by Beniamino Caravita di Toritto, Jutta Kramer, and Hans-Peter Schneider (eds). Baden Baden, Germany: Nomos Verlagsgesellschaft, 2009. 260pp. Paper. $61.00/€49.00. ISBN: 9783832942229.
Reviewed by Kirk A. Randazzo, Department of Political Science, University of South Carolina. Email: randazzo [at] mailbox.sc.edu.
Many political issues around the world arise because of the relationship between superior and inferior governmental units in federal systems. Lacking appropriate political solutions, these issues often enter the judicial arena through specific litigation. For many scholars, questions concerning federalism and judicial decision-making are extremely important. Yet, few examinations exist that focus on federalism across multiple institutional environments. Thankfully, Professors di Toritto, Kramer, and Schneider – and their edited volume, JUDGE MADE FEDERALISM: THE ROLE OF COURTS IN FEDERAL SYSTEMS – provides insights taken from several countries.
The book is organized around country-specific chapters, with authors providing details pertaining to important constitutional and federalism questions within the specific jurisdiction of their courts. The countries represented include Italy, South Africa, Spain, Great Britain, Germany, Russia, Australia, Canada, the United States, and Austria. Additionally, a final chapter focuses on questions of federalism as they manifest in common law versus civil law countries. Without discussing each chapter individually, let me comment on a few notable examples to illustrate the types of information provided in JUDGE MADE FEDERALISM.
The book begins with a chapter written by Beniamino Caravita di Toritto on the Italian Constitutional Court and its role in recent constitutional reforms. Professor di Toritto notes the myriad of problems involving questions of federalism since the constitutional reforms of 1999 and 2003. For example, several substantive areas of law are covered by concurrent legislation from the central State and the Regions. The resulting confusion has allowed the Italian Constitutional Court to modify “the relationship between the central State and the Regions, based on the relation [of] fundamental principles” (p.26). These fundamental principles include a) detail legislation; b) a sense of bargaining in the Court’s jurisprudence; and c) more involvement of the Regions in the political decision making procedures of the central State.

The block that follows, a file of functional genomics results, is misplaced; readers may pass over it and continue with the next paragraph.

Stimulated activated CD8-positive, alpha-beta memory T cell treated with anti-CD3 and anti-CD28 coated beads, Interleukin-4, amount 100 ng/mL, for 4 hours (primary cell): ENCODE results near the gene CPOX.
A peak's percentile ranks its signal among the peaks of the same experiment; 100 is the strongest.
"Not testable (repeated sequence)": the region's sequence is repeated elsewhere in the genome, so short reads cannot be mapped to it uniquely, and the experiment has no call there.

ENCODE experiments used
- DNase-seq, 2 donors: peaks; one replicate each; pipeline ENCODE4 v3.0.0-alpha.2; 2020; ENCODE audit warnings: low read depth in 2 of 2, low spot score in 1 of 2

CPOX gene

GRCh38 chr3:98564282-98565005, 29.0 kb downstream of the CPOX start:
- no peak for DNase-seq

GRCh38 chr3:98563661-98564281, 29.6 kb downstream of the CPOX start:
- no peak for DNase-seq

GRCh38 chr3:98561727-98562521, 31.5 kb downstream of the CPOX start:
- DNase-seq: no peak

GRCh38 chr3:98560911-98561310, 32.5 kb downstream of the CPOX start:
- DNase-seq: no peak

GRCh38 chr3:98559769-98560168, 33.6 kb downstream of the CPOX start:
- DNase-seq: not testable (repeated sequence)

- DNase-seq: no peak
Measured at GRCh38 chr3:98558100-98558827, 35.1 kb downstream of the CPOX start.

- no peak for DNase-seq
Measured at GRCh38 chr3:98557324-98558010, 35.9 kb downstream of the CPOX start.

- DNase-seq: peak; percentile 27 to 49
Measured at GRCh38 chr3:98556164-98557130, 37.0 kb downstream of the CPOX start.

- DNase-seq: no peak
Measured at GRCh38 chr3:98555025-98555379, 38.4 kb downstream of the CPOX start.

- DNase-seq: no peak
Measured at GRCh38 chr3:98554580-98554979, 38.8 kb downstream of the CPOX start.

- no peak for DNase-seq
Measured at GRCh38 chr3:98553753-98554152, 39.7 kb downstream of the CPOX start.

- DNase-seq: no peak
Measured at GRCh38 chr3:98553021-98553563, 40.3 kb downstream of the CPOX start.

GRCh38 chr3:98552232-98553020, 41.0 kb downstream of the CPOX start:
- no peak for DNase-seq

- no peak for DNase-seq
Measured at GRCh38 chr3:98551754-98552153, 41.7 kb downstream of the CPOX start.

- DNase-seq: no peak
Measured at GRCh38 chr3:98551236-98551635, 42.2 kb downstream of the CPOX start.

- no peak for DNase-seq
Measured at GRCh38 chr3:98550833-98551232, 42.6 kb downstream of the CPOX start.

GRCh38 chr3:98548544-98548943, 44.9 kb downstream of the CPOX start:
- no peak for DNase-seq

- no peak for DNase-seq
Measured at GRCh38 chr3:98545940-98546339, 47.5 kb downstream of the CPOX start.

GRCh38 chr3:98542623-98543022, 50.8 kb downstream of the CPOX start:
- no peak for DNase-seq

Nico Steytler then discusses questions of federalism in the Constitutional Court of South Africa. Here, Professor Steytler notes that in the past ten years, the Court has adjudicated several important federalism questions and has stressed that each question was approached “from a position of judicial neutrality, neither for nor against national or provincial government” (p.27). Rather, Professor Steytler argues that when the Constitutional Court renders decisions, “the pragmatics of good governance [*789] become the overriding concern, namely as it most basic level, the ability to deliver services in terms of the law” (p.40).